Similar commercial gadgets exist to serve this time-tracking purpose, but [quincy] wanted something much cooler that would work the same way: turn the indicator to the current task, and the status gets recorded on a computer. Rather than some smart polygon with informative stickers on each face à la the Timeflip2, [quincy] built a rotary task manager that serves the same purpose, but does it with magnets.
Our favorite part aside from the magnets has to be the clever binary encoding work. [quincy] is using three photoresistors and a single green LED to create a 3D-printed gray encoder that sidesteps the need to ever flip two bits at once. An Arduino takes care of reading the 3-bit code and converting it back into a decimal. There are more updates to come, including the main .ino file, but you can start printing the pieces while you wait.
If you have trouble staying on task, maybe you need a Pomodoro timer. We’ve seen a few over the years, ranging from the minimal to the sculptural.
Subways! They’ve been around for an awfully long time; almost as long as modern railways themselves, believe it or not. Building underground was undertaken in earnest by those in the 19th century, who set out to build networks of stations to allow residents to get around a city quickly and effectively.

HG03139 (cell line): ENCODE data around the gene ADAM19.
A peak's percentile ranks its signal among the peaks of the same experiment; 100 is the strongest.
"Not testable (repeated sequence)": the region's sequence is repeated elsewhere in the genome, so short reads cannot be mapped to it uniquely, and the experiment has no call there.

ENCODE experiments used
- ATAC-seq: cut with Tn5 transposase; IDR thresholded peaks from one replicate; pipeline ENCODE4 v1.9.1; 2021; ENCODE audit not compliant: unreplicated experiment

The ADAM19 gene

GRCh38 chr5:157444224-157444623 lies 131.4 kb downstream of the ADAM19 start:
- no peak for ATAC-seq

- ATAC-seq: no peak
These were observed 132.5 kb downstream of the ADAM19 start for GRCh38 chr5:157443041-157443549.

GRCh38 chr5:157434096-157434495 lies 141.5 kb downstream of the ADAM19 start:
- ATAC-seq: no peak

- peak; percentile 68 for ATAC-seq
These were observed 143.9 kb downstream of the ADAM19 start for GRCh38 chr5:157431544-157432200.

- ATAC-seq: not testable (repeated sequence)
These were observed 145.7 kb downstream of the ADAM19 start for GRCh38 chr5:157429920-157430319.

That fact should stick in your mind as you sample this glorious retro video from 1992. “L.A. Underground – Safety in the Extreme” is a guide for Californians, aiming to educate residents about the new B Line subway that opened the following year. The video acts as if the subway is a new fangled, mysterious thing, with a couple of confusing off-the-wall moments as well. If you’re a transport enthusiast or get excited about weird public films, this one’s for you.
Hackaday editors Mike Szczys and Elliot Williams recount the past week in hardware hacking. There’s a new Tamagochi hack that runs the original ROM on plain old microcontrollers like the STM32. Did you know you can blast the Bayer filter off a camera sensor using a powerful laser and the sensor will still work? We didn’t. There was a lot of debate this week about a commercial jet design alteration that would remove windows — but it’s for the good cause of making the plane more efficient. We marvel at what it takes to pump blood with an artificial heart, and go down the troubleshooting rabbit hole after the magic smoke was let out of a radio.
Take a look at the links below if you want to follow along, and as always, tell us what you think about this episode in the comments!